Sociology Index

Social Solidarity

David Emile Durkheim was interested in understanding what holds society together though it is made up of people with specialized roles and responsibilities. In The Division of Labor in Society, Durkheim provides an answer using an external indicator of solidarity, the law, to reveal two types of social solidarity, Mechanical Solidarity and Organic Solidarity. To build a good society altruism, morality, and social solidarity are essential ingredients. Altruism and social solidarity are about activities intended to benefit the welfare of others. Morality entails distinctions between good and evil, and between right and wrong. Altruism and social solidarity lead to moral culture.

Collective Solidarity refers to a state of social bonding or interdependency which has foundation in similarity of belief, values and shared activities. David Emile Durkheim argued that social solidarity takes different forms in different historical periods and varies in strength among groups in the same society. However, reflecting the popularity of social evolutionary thought in the late nineteenth century, Durkheim summarized all historical forms of solidarity into a traditional modern dichotomy. Difficulty in discussing social solidarity arises from the generality of the term. David Emile Durkheim argues in 'The Division of Labor in Society' that the type of social solidarity has changed, due to the increasing division of labor.

Social Solidarity Abstracts

Social Solidarity, Human Rights, and Collective Action: Considerations in the Implementation of the National Health Insurance in South Africa, Renate Douwes, Maria Stuttaford, and Leslie London. Abstract: Participation is recognized as an important contribution to implementing the right to health. It features as a key element of the global movement to achieve universal health coverage. This paper explores the interplay of trust, reciprocity, and altruism and how these individual actions can advance toward solidarity and collective action.

Durkheim’s Theory of Social Solidarity and Social Rules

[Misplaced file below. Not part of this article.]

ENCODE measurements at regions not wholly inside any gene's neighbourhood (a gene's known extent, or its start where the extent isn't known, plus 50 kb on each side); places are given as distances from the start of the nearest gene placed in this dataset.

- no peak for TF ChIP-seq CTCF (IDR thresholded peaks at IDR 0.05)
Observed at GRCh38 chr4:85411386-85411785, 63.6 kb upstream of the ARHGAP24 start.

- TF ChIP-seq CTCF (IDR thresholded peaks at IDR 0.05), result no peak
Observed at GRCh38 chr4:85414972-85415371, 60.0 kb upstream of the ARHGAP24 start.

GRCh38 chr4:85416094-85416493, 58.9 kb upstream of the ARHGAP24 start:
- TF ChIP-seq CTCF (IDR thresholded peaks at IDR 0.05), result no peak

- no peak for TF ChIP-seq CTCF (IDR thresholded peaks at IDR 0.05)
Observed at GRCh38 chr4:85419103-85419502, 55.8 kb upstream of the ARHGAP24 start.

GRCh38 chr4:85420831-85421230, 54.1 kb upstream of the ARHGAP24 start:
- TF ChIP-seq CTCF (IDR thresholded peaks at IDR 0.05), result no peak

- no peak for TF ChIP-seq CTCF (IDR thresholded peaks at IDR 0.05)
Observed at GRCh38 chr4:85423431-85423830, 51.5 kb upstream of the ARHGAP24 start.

Alexander Gofman. Abstract: It is obvious and generally accepted that, in one form or another, social solidarity was always the focus of David Emile Durkheim’s attention. In fact, for him, it serves as a synonym for the normal state of society, while absence of it is a deviation from that normal state, or social pathology. The theme of solidarity permeates all David Emile Durkheim’s work. His first course of lectures at the University of Bordeaux, read in the years 1887–1888, was not by chance called Social Solidarity, while his doctoral thesis (1893) was devoted to the demonstration of the basic role of the division of labor in building, maintaining, and reinforcing social solidarity (David Emile Durkheim [1984] 1997). It is true that David Emile Durkheim gradually moved away from social solidarity, probably due to its massive use outside social science and the thinker’s unwillingness to become a victim of the idols of the marketplace or those of the theatre. 

Classical Concepts of Social Solidarity As The Basis of Theoretical Studies on The Institutions of Modern Civil Society. Irina Vladimirovna Naletovaa, Alexander Vladimirovich Okatova, Olga Valentinovna Zhulikovab.
Abstract: The given article is focused on identifying the position and role of social solidarity within classical sociology that would make it possible to use this heuristic potential in modern practices as well. The study considers the concepts of social solidarity developed by the representatives of classical sociology. The suggested approach makes it possible to obtain more comprehensive and profound understanding of the structure and essence of modern civil society. The result of the investigation is represented by the justification of the thesis that modern civil society encompasses social solidarity as an inseparable component which cannot be investigated otherwise than being duly supported by classical sociological theories